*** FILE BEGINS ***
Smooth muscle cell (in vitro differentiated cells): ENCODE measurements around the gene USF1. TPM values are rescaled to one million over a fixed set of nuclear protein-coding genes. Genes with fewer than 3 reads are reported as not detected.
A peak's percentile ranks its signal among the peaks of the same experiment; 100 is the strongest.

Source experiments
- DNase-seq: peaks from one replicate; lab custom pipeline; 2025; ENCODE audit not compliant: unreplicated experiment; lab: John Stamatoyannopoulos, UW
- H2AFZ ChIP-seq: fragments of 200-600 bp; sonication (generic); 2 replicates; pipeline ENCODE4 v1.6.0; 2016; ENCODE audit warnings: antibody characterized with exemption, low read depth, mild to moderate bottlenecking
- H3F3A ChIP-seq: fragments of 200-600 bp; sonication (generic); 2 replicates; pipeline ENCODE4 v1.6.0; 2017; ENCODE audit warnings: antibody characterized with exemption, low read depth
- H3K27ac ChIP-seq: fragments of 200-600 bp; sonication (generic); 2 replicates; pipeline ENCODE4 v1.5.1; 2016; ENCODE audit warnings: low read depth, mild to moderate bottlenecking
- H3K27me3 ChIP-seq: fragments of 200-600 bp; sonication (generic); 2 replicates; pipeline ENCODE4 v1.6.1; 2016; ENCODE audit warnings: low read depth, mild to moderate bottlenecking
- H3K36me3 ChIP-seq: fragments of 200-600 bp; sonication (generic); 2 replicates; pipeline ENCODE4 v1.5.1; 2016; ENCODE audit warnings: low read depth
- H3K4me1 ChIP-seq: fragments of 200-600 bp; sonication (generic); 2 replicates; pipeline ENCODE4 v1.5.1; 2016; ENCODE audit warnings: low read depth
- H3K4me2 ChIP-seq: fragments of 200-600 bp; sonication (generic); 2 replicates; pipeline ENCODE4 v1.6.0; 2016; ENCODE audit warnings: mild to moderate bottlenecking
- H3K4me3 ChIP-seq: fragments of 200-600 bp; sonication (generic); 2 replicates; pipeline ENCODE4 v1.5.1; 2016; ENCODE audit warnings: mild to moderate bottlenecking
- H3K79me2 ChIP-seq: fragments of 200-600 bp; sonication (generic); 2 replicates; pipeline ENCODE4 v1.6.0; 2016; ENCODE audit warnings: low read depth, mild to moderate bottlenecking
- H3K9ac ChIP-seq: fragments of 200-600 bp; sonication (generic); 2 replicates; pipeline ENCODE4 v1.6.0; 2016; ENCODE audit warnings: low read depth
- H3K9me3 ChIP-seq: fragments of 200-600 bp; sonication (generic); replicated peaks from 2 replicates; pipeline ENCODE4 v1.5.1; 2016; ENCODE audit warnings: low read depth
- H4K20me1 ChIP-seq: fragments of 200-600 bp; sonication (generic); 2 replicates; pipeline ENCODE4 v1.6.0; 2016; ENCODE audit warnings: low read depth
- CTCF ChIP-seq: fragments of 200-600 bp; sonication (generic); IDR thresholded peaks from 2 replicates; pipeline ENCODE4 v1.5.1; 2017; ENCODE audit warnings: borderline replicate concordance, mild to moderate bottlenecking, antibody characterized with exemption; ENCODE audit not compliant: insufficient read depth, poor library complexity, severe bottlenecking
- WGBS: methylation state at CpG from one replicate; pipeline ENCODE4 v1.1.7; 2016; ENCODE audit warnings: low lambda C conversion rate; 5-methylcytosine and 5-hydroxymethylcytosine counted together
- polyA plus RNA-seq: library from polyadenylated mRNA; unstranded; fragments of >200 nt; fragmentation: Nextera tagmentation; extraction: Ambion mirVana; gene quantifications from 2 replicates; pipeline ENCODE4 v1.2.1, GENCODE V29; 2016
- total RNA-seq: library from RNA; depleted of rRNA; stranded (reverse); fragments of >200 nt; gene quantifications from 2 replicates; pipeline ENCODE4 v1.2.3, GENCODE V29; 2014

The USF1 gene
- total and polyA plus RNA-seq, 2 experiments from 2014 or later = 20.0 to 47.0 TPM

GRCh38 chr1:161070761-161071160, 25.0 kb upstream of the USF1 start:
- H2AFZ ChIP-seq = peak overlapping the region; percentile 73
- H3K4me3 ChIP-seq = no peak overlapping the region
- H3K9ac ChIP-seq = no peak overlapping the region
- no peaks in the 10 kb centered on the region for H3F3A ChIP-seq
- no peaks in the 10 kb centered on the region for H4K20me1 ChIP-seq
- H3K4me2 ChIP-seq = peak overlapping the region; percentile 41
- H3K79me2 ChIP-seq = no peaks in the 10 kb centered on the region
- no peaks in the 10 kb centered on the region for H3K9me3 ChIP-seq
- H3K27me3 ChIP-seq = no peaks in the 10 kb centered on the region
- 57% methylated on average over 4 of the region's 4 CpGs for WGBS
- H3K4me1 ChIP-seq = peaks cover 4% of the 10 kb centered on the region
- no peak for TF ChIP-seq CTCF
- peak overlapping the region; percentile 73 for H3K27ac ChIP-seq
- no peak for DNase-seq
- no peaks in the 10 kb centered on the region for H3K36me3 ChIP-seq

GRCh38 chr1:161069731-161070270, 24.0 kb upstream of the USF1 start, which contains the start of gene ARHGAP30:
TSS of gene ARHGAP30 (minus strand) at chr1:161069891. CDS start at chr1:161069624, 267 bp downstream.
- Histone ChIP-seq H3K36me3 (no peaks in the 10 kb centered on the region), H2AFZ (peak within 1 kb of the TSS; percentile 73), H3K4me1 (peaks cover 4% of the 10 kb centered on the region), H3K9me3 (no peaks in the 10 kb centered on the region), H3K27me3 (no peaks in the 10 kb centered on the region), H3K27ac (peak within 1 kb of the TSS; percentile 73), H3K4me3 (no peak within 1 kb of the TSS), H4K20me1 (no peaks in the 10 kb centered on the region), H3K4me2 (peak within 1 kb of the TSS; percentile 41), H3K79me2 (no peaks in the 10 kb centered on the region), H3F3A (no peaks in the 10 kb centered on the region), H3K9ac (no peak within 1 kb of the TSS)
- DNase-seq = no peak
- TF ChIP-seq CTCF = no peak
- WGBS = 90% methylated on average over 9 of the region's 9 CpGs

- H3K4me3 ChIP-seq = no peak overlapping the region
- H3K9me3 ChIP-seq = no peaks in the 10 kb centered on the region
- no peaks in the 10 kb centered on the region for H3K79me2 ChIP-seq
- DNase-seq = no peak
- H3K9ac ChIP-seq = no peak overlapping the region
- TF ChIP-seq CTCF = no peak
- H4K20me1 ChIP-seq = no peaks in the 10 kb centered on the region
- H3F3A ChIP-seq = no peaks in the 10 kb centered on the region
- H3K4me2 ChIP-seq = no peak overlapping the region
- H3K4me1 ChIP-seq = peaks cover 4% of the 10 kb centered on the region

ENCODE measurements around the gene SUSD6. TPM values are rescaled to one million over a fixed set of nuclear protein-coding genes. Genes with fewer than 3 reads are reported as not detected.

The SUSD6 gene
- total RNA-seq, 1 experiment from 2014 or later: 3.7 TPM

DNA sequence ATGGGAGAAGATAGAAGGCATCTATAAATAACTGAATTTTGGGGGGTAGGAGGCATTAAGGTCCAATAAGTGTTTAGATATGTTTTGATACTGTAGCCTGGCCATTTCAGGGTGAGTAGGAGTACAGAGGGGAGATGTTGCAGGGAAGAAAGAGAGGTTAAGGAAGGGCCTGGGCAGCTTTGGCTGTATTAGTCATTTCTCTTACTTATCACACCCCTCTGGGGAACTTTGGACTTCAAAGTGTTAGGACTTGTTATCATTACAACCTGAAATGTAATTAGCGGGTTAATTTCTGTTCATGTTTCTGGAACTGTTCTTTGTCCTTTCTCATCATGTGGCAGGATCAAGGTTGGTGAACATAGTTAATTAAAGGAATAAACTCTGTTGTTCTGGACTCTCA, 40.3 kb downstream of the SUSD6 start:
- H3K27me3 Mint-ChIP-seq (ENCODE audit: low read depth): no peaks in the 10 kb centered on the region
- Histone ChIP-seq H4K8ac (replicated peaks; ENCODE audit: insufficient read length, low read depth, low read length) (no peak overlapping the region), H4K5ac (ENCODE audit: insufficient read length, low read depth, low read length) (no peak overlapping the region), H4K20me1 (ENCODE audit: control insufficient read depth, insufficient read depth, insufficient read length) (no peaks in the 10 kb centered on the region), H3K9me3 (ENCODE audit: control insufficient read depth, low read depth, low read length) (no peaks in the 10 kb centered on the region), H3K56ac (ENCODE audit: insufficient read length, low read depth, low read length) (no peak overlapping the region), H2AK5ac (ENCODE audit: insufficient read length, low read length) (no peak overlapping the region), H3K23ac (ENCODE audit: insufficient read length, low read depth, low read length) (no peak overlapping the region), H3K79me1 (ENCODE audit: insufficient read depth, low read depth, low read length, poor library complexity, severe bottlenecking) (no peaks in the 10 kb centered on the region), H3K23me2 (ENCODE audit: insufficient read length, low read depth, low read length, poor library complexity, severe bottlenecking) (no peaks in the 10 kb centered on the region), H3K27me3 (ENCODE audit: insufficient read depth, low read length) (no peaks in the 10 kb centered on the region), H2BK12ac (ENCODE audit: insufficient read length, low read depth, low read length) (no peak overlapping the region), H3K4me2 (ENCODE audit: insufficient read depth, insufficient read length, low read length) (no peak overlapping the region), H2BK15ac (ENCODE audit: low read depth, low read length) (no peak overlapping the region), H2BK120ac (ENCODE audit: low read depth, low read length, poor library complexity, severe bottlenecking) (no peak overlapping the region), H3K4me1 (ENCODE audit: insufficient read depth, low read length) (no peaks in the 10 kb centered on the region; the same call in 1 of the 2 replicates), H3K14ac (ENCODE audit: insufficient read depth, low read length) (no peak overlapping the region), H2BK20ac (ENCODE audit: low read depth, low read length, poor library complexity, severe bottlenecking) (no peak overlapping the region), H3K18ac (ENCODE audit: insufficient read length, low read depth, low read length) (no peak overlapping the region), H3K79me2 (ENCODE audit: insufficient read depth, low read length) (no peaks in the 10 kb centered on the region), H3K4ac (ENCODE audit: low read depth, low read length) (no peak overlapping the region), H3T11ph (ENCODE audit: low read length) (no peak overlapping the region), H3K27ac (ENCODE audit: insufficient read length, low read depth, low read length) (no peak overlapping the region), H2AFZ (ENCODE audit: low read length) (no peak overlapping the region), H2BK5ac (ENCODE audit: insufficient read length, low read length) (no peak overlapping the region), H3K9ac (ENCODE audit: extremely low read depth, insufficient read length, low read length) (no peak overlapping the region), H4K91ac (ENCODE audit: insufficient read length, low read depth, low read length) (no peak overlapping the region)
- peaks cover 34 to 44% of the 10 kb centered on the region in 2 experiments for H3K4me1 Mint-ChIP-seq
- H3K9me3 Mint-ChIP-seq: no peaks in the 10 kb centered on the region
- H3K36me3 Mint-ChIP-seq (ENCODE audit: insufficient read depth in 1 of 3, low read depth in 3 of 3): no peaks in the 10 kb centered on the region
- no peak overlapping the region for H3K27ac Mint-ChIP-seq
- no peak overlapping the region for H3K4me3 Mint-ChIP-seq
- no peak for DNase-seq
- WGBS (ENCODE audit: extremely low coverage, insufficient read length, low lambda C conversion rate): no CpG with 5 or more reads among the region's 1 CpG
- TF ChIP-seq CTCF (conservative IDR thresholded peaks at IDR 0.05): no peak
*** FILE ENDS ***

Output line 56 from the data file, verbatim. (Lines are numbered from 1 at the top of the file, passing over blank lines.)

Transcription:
The SUSD6 gene